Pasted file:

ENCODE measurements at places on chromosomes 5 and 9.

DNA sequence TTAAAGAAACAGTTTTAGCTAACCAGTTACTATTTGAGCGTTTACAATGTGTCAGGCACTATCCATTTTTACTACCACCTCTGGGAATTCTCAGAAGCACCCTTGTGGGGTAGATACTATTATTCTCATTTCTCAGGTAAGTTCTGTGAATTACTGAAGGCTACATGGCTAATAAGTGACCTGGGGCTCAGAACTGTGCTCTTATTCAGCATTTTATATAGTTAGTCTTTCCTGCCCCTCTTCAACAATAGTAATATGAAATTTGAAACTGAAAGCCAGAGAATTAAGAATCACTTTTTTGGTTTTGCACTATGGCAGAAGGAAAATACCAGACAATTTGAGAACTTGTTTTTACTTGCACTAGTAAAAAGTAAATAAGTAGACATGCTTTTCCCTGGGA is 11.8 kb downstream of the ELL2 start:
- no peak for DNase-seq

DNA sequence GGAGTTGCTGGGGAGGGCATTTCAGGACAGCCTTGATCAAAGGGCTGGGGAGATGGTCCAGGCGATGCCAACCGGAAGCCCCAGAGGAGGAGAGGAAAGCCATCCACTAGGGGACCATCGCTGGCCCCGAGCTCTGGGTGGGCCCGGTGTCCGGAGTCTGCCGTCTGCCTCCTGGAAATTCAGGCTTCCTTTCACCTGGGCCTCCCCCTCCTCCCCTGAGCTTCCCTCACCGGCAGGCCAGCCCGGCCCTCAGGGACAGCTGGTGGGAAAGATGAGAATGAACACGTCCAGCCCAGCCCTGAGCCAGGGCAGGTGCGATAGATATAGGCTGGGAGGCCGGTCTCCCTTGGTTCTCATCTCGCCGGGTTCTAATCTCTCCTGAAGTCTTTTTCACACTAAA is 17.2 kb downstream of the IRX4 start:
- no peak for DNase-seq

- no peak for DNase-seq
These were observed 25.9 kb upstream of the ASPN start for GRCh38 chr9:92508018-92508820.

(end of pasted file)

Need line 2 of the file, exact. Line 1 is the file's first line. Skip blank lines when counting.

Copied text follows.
DNA sequence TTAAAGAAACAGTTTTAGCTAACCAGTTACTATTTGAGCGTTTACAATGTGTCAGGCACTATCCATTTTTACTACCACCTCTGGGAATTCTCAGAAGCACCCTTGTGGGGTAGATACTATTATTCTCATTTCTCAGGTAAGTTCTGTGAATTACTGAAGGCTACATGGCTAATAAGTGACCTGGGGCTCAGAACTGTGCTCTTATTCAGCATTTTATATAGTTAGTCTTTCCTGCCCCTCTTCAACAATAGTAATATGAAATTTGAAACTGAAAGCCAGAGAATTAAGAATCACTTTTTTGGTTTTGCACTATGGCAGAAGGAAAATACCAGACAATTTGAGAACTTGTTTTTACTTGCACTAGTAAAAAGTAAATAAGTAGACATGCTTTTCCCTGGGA is 11.8 kb downstream of the ELL2 start: